Writing instructor's essay included in natural history anthology

The Way of Natural History book cover

An essay by Sarah Juniper Rabkin, a lecturer and researcher in the UC Santa Cruz Environmental Studies Department is included in The Way of Natural History (Trinity University Press, 2011), an anthology in which more than 20 writers argue that attention to nature is a key pathway to nurturing our humanity.

The contributors are scientists, nature writers, poets, a Zen practitioner, a gardener, and even Richard Thompson, the guitarist and founder of Fairport Convention. In a piece less than a page long, David Foreman, widely credited with coining the term "Earth First!" and co-founding the organization that bears the name, writes about talking out loud in the wilderness, addressing flora and fauna alike.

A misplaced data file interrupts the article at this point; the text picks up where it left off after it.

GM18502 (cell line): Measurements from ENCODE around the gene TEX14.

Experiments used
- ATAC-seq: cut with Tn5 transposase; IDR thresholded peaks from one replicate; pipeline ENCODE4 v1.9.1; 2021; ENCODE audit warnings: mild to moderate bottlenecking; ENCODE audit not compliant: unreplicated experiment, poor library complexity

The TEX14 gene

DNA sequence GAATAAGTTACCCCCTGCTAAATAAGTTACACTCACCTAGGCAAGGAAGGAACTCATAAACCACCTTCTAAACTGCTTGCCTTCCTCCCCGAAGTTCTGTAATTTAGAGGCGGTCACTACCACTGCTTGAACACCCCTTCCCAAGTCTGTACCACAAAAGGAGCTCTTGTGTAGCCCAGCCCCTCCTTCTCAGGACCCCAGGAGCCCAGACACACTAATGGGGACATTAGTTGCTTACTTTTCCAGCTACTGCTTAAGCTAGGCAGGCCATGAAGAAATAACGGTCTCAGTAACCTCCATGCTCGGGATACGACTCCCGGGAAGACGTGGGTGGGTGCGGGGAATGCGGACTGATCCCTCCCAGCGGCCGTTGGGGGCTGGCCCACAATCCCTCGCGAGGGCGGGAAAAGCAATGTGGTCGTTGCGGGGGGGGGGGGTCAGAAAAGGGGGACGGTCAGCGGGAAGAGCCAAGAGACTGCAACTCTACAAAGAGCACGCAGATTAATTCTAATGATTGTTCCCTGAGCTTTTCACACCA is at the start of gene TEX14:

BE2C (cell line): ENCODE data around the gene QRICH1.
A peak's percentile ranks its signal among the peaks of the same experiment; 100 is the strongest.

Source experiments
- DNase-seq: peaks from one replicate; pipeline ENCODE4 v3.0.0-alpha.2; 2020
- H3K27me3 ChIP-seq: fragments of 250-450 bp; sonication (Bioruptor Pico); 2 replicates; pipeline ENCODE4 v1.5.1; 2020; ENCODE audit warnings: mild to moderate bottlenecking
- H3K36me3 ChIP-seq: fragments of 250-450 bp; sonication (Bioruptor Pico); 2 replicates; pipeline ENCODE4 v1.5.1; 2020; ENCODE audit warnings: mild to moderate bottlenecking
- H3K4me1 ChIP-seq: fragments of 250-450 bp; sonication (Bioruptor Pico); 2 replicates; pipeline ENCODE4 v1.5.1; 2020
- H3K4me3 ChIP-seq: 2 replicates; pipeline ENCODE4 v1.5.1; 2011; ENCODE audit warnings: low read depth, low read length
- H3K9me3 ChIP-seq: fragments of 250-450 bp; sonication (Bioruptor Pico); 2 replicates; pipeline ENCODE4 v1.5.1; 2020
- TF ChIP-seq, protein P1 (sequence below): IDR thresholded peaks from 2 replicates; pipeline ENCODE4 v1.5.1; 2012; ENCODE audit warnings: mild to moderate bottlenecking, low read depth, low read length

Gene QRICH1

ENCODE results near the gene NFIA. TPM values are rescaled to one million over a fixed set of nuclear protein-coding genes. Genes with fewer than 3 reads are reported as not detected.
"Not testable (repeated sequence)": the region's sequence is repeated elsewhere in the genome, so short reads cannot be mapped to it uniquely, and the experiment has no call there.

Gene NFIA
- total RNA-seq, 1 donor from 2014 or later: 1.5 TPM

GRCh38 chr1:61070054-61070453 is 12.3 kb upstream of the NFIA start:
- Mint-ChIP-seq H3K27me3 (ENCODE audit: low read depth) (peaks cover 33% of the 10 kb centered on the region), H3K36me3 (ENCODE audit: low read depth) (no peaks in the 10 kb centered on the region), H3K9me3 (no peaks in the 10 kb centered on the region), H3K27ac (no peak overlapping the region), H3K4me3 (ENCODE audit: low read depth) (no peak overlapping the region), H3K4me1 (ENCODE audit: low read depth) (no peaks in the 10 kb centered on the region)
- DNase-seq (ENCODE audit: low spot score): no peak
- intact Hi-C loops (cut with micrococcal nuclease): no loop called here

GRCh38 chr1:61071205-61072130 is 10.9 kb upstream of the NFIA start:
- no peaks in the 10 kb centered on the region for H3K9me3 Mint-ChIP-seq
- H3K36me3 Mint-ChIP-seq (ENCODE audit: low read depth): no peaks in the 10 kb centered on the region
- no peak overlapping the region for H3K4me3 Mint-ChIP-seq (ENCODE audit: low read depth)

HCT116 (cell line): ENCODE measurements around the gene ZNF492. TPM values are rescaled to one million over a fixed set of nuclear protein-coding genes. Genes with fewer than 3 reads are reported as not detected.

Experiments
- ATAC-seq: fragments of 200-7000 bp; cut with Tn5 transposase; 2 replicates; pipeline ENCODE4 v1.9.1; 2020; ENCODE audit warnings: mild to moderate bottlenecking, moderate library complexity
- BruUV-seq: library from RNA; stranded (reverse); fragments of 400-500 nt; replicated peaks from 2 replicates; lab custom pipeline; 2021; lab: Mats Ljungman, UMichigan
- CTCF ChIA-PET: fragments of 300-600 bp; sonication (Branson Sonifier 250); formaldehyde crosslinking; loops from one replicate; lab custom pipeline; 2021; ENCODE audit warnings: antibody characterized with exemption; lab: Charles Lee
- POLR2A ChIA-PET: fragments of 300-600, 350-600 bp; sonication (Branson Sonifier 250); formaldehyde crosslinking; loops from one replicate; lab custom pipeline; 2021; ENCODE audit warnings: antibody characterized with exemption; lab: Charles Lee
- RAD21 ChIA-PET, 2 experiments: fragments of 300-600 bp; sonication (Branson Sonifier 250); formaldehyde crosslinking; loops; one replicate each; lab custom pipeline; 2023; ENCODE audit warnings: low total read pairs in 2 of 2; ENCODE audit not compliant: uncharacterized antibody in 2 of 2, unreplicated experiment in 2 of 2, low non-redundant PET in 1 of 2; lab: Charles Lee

The editor is Thomas Lowe Fleischner, a naturalist and conservation biologist who teaches in the interdisciplinary environmental studies program at Prescott College in Arizona.

Rabkin said Fleischner invited her to contribute to the collection after they initially met  at a gathering of naturalist writers in Colorado several years ago. That meeting also led Fleischner to persuade her to join the board of the Natural History Network, where she served for two years.

In her essay "Eyes of the World," Rabkin writes about how gazing at a fern in a college botany class opened her eyes to the value and power of nature studies. "Long belittled by academic scientists as a quaint, old-fashioned diversion," Rabkin writes, "nature study should occupy the core of any twenty-first century school curriculum."

She writes about her UCSC students as they discover compost, quotes retired UCSC professor Todd Newberry, and also Grateful Dead lyricist Robert Hunter's lyrics "Wake up to find out that you are the eyes of the world."

"We are the eyes of the world," Rabkin writes. "And we urgently need to see anew."

Rabkin taught in UCSC's writing program for 22 years before retiring in 2007. She has since returned as a wrting instructor in environmental studies. She will be offering a course in both winter and spring quarters.